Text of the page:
Debt Nation: How Debt Is Destroying Your Marriage

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“In
sickness and in health, ‘til death do us part.”

If you are
mired in debt, your wedding vows might as well read “’til debt do us part.”

Debt is the
death knell of relationships. Contrary to the popular saying, money is not the
root of all evil. Greed is. And debt is the trigger that allows greed to rear
its ugly head in a relationship.

When you
get married, there is no more “I” or “Me”. Instead, it is “Us”. Both spouses
are responsible for the day-to-day nuances of being an officially married
couple.

Everything
is an open book. In most cases, the couple shares a bank account the purpose of
which is to draw funds for paying the household bills.

Problems
arise over time when the conjugal account becomes mismanaged. It gets drawn
down aggressively to pay off accumulated debts.

Sometimes,
the acquisition of debt is the decision of the both spouses. They need a house.
They want a car. Perhaps one of the spouses is still in school.

They could
be in a situation where one was laid off and cash flow is tight. Jointly, they
discuss using the credit card to “bridge finance” their difficulties.

“We can pay
off the debt once I get rehired.”

So they
avail of the credit card’s cash advance facility or debit feature to borrow to
stay on top of the mortgage, the car loan, or the student loan. These
facilities have a limit and are subject to interest charges.

Even if the
other person has been rehired, the credit card debt has blown up due to
accumulated interest. The debt problem has become a runaway freight train. The
couple’s life takes a tragic turn. Instead of living for each other, they are
living to pay off debt.

The debt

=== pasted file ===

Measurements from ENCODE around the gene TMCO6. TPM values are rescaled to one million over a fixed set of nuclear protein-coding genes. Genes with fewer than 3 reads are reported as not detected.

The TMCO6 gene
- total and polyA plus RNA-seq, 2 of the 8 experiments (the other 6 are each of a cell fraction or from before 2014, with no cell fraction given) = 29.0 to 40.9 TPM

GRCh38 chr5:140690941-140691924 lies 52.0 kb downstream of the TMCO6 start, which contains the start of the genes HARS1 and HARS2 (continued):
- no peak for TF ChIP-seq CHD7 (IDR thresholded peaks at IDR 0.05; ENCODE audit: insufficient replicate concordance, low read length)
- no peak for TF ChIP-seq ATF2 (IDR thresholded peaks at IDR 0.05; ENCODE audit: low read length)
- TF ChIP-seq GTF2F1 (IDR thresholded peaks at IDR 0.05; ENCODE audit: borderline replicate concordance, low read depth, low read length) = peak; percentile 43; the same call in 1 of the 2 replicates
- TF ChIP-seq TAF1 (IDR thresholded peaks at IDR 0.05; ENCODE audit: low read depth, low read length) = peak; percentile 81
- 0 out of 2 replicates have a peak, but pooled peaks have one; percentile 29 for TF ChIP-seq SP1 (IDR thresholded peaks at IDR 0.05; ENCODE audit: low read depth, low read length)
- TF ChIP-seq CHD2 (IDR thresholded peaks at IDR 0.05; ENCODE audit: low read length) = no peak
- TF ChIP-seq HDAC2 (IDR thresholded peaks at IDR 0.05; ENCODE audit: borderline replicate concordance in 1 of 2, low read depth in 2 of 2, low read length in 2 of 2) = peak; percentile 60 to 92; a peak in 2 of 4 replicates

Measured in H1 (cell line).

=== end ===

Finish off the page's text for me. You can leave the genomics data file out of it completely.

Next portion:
becomes like a silver gorilla on their backs. It puts a gigantic strain on
their relationship. From a position of understanding, it becomes a blame game.

Worse is
debt that is acquired by one partner in secrecy. He/she does not tell the
other. The spouse gets into debt because he/she cannot manage his/her desire to
acquire material wealth.

The spouse
gets more credit cards to fund his/her acquisitions without telling his/her
partner.

When the
partner/spouse finds out, it is like a betrayal of trust. In ways, it is
similar to finding out that your spouse is having an affair. However, instead
of another person, the third party is greed.

And what if
there are children involved? Children who have needs – school, clothes,
medicine, and food?

When
children are factored into the equation, it is no longer a question of “Us” but
“We”. They become collateral damage in the debt trap.

Marriage is
more than just a union of 2 people. It is a bond of trust. Together you should
work to protect that union from foreseeable threats. When it comes to being
mired in the debt trap, the best recourse is to avoid it all together.

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